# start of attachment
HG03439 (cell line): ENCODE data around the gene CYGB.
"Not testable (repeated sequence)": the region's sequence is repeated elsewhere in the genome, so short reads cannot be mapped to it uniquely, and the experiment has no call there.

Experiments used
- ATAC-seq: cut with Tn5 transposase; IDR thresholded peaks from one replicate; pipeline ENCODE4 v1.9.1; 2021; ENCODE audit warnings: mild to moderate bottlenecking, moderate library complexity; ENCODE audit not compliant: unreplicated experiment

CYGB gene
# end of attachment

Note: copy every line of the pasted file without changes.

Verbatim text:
HG03439 (cell line): ENCODE data around the gene CYGB.
"Not testable (repeated sequence)": the region's sequence is repeated elsewhere in the genome, so short reads cannot be mapped to it uniquely, and the experiment has no call there.

Experiments used
- ATAC-seq: cut with Tn5 transposase; IDR thresholded peaks from one replicate; pipeline ENCODE4 v1.9.1; 2021; ENCODE audit warnings: mild to moderate bottlenecking, moderate library complexity; ENCODE audit not compliant: unreplicated experiment

CYGB gene